By Scott MacDonald
This sequel to A serious Cinema deals a brand new selection of interviews with self sustaining filmmakers that could be a banquet for movie enthusiasts and picture historians. Scott MacDonald unearths the subtle contemplating those artists concerning movie, politics, and modern gender issues.The interviews discover the careers of Robert Breer, Trinh T. Minh-ha, James Benning, Su Friedrich, and Godfrey Reggio. Yoko Ono discusses her cinematic collaboration with John Lennon, Michael Snow talks approximately his song and flicks, Anne Robertson describes her cinematic diaries, Jonas Mekas and Bruce Baillie remember the hot York and California avant-garde movie tradition. the choice has a very robust workforce of girls filmmakers, together with Yvonne Rainer, Laura Mulvey, and Lizzie Borden. different extraordinary artists are Anthony McCall, Andrew Noren, Ross McElwee, Anne Severson, and Peter Watkins.
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Extra resources for A Critical Cinema 2: Interviews with Independent Filmmakers (Bk. 2)
Because "critical films" are unconventional, they almost inevitably create problems for audiences, even audiences that consider themselves open to new film experiences. And while comments by filmmakers about the particular films they make can never be the final wordas Hollis Frampton says in Volume 1, "It's obvious that there are things that spectators can know about a work, any work, that the person who made it can ever know" (p. 57)their attitudes about what they've made and their revelations of the personal, social, and theoretical contexts out of which particular works developed can be of considerable interest and use to the viewer trying to come to terms with difficult films.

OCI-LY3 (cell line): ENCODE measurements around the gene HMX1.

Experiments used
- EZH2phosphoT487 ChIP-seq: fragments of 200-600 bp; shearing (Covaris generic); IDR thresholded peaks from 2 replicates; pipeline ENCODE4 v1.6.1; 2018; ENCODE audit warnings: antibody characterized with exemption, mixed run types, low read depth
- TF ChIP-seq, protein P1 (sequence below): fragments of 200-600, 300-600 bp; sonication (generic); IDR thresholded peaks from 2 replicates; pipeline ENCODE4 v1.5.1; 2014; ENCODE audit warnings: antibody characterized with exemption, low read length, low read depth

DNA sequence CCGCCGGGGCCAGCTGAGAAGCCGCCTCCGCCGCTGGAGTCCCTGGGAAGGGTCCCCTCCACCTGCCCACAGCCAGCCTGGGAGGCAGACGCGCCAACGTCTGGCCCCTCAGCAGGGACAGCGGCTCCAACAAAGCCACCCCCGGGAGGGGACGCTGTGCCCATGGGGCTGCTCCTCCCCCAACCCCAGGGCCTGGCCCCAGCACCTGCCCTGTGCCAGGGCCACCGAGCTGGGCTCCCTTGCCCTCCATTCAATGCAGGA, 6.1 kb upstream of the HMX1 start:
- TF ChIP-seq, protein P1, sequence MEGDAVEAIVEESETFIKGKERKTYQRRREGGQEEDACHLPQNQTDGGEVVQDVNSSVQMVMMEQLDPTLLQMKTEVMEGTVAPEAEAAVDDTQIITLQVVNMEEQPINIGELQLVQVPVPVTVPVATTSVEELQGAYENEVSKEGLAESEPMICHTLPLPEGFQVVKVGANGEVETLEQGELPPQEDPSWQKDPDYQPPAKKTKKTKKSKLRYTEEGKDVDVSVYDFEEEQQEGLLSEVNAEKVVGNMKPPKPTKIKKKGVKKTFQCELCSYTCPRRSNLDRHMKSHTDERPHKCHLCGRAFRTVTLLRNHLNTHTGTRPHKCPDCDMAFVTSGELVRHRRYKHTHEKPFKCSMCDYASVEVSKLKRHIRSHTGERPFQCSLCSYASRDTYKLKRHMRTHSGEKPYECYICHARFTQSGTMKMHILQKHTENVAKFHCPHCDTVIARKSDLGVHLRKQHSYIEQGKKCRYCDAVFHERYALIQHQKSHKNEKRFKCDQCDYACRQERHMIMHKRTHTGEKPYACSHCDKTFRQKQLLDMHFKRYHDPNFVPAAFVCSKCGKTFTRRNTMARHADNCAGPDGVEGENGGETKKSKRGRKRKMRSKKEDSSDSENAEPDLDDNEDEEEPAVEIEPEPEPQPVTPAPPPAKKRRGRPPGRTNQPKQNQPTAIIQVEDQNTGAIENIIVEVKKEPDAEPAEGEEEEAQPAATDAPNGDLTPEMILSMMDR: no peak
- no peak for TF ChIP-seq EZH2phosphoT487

Later I did the editing. That show was the first time Vasarely showed those grids that would swing in front of one another. Maybe that was the first gallery show of exclusively kinetic art, although, of course, Denise was preceded in general by the futurists. But after the war, kineticism was one of the things she picked up on. [Jean] Tinguely was incorporated into her gallery after his first show. On a visit home in 195152, I went to an art supply store in downtown Detroit and saw this device"Slidecraft" I think it was called.
Sometimes I guess I'm showing off my confidence that I can do conventional animation if I want to. But a nicer way to think of it is to see the figurative and narrative elements in my films as establishing norms from which to depart. MacDonald: Image by Images is the earliest of your films where you use actual photographed images of reality. Your hand appears in that film, and part of a face. Breer: And the eyeglasses, right. At a flea market one time we walked by a blanket on which this old ladyshe must have been a widowwas selling what looked to be parts of her husband.
A Critical Cinema 2: Interviews with Independent Filmmakers (Bk. 2) by Scott MacDonald